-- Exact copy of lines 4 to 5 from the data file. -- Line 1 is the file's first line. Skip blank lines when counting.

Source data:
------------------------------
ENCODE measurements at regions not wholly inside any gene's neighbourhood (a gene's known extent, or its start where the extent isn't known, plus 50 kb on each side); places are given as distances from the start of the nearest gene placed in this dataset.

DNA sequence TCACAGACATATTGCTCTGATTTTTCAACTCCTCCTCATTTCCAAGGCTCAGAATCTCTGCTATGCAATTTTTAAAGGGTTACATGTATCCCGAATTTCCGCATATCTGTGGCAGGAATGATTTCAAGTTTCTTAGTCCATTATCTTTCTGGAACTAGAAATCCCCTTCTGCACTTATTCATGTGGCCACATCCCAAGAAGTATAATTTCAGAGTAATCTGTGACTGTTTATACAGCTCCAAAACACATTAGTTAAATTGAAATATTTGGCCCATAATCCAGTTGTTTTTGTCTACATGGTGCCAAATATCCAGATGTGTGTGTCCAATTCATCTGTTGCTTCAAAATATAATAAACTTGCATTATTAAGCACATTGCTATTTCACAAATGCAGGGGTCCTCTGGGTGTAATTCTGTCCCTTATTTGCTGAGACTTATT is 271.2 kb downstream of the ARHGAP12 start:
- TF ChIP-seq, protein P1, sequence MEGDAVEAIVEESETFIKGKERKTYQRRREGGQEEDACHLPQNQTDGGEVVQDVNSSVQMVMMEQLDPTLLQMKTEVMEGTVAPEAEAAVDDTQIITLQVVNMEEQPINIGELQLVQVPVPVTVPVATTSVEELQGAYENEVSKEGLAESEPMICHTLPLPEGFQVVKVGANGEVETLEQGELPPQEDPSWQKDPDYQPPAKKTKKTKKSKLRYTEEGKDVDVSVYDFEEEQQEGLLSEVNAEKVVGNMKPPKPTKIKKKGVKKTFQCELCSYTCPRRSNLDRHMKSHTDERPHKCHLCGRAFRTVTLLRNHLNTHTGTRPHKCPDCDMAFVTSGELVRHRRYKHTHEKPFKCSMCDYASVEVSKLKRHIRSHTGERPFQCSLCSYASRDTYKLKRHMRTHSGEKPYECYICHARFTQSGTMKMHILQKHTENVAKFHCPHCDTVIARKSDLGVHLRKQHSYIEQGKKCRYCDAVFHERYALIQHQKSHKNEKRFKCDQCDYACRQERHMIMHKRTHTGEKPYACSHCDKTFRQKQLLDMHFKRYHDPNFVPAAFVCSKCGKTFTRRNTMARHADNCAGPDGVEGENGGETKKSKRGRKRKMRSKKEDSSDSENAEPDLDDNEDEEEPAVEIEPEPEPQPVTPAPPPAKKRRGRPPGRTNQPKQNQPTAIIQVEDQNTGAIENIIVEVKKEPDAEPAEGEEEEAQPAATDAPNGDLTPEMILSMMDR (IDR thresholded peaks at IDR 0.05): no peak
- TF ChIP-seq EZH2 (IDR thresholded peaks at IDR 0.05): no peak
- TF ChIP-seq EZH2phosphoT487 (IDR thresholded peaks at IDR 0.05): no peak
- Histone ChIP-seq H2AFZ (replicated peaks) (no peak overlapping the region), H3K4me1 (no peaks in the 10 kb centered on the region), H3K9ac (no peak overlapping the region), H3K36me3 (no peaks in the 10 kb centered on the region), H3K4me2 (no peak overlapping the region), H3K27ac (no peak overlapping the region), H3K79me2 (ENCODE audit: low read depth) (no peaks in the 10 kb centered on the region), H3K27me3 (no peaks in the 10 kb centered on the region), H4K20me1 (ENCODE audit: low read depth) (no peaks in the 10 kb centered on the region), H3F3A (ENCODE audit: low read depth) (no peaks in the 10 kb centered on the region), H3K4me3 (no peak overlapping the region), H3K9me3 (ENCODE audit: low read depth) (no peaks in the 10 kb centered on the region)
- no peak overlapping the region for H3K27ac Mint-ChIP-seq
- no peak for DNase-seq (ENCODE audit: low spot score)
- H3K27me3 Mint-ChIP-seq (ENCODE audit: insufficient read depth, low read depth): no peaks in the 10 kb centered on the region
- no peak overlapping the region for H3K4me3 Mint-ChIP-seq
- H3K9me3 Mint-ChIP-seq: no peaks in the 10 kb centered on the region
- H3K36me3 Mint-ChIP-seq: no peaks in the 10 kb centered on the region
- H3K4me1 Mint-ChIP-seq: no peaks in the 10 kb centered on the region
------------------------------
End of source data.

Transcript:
- TF ChIP-seq EZH2 (IDR thresholded peaks at IDR 0.05): no peak
- TF ChIP-seq EZH2phosphoT487 (IDR thresholded peaks at IDR 0.05): no peak